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May 18, 2007

The Warrior

MLB must step up to plate


The media circus began along time ago, in 2001 to be exact, the year that Barry Bonds broke the single season home run record. He hit 73 that year, and was in most areas of the country, beloved for his great personal skill. When the whispers began of cheating, of steroids, baseball fans around the globe began to wonder about the credibility of the sport. I can’t help but find mixed feelings in this time. Major League Baseball could have stopped this run away train, they could have prevented people from not knowing what to think. What they need to do now is tell us whether they will cheer or not, whether we will cheer too. The most hallowed record in baseball history is at stake, so the weight now lays on MLB to save it’s, as well as the record’s, credibility.

It’s the most notable in all of sports, and only two men have ever really known the title of “Home run King.” Babe Ruth dominated the game in his day, ending his career with at the time, double more home runs than any player in history, at 714. About 40 years after the Babe retired, a man named Hank Aaron finally broke that record, ending his illustrious career with 755 home runs. Those two men have for years shared the spotlight as the greatest home run hitters of all time. Many men have hit a lot of home runs in a series of years, like Mike Piazza or Ken Griffey Jr., but few have been able to be consistent home run threats like Ruth, Aaron and now Bonds. While Bonds’ cred- ibility may be in question, you cannot doubt at all the longevity of his greatness.

Before Bonds was the power hitter he is known as today, he was one of the most dynamic players in the game. There are few players whose statistics can mirror the kind of numbers he put up in his early days. The 40 home run, 40 stolen base and possibly 100 RBI seasons he produced were spectacular, MVP winning.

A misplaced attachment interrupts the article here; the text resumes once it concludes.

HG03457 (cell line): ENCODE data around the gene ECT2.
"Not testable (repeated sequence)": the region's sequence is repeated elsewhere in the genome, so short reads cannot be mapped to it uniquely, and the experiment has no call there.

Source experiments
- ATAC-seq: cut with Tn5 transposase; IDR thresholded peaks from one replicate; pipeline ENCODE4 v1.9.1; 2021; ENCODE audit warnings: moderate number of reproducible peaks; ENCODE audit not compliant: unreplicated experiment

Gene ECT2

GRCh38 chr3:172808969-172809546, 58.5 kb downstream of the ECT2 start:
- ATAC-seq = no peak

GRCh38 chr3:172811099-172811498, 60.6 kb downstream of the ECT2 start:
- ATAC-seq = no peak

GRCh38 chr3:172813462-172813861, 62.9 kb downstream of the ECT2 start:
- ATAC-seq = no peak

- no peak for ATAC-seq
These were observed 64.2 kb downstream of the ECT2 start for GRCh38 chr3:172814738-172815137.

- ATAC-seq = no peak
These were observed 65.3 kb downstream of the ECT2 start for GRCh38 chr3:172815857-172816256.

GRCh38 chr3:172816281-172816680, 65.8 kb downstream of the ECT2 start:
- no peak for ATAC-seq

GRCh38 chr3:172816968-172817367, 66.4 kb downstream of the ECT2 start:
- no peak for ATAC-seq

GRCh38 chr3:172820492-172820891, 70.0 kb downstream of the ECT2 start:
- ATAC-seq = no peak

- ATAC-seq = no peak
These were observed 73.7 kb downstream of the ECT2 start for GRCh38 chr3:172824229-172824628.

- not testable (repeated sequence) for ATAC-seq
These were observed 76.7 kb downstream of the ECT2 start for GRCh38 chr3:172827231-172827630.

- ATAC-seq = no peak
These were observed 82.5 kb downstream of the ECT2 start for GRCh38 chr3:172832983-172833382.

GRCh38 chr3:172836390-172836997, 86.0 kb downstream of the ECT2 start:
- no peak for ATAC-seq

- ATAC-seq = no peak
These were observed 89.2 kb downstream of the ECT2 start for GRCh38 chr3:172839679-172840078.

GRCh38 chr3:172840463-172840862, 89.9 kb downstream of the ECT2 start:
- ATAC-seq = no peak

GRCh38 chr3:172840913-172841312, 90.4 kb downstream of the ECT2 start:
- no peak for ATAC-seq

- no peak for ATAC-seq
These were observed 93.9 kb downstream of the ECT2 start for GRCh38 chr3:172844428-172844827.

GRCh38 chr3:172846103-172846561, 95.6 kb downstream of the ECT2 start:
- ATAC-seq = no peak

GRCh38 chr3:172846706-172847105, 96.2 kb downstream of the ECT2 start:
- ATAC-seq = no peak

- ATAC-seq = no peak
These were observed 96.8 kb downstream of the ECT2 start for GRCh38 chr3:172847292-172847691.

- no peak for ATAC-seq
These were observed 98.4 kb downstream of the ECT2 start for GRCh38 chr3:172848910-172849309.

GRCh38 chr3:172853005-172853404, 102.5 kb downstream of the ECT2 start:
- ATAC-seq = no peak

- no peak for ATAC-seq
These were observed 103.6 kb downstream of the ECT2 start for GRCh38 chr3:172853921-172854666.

Actually the seven MVPs he’s won over his long career lead the all time list. The thing is, despite the fact that I want to hate Barry Bonds, I can’t help be drawn to his loner persona. He refuses to be bullied or prodded by the media or fans, and has hardly ever changed the way he acted to please us. Barring the incident where he cross-dressed for a Giant’s themed “American Idol” and had a short- lived reality TV show on ESPN, Bonds has been a relatively low-key guy, rarely giving the media anything to work with. While you can never forget the fact he was an adulterer (although that rarely goes mentioned), you have to think that this guy

can put MLB in its place.

Major League Baseball has at this point never called Barry Bonds a cheater. They have not said that his records will have an asterisk next to them. I can’t help but won- der when MLB is actually going to step up to the plate and do something about this whole mess. Steroids have ruined not only the player’s credibility, but the credibility of the sport. This problem lies not on the player’s shoulders, but on that of MLB, who have done nothing to alleviate the fans mistrust. MLB could have ended the whole circus long ago, with mandatory drug testing from the time it was available. Would the players’ union fight back, call it invasion of privacy, yes, of course, that’s its job, but it is MLB’s job to get back into the batter’s box, even when their down 0-2 in the count.

I’m sick and tired of hearing about the investigation into steroid use, and the ques- tioning of former and current players. What’s done is done. Enough has been said. What MLB needs to do is move on, allow the fans to move on. Bud Selig and his motley crew have struck out more than their fair share of times. What they need to do is take the control out of the media’s hands, which will spin anything to make a headline. They need to say, “We will celebrate when Barry Bond’s break’s Hank Aaron’s record, not because we like Barry, not because we think it’s right, but because it is necessary.”

Is everyone going to know Bonds for the lying cheat he was? No doubt, because there is no way a good fan will ever let the up and coming fans forget it. You don’t need an asterisk next to the 755 plus home runs Bond’s will hit, because it won’t be necessary. I’ll tell you, my little brother is going to know Bond’s didn’t earn the record, I’ll make sure, and so will everyone. It doesn’t matter what Bonds will end with, or where the homer will be hit or who he’ll hit it off, the ink of those newspaper’s will fade away with time. What you’ve got to ask yourself is: Are you going to stand up and clap for what Bonds has done? Or are you going to stay seated, shaking your head, wondering where it all went wrong. I’ll probably be somewhere in between, making sure that I give my respects to the new king, while wishing in the back of my mind I’d never reached this position as a fan or person, that MLB hadn’t let me reach this point. The home run record loses a bit of its shine, its luster, but I’ve got no doubt someone will make us all forget this mess MLB never really cleaned up. Let’s just hope it’s not Albert Pujols, because that’s a whole other can of worms.

Nisky Scoreboard

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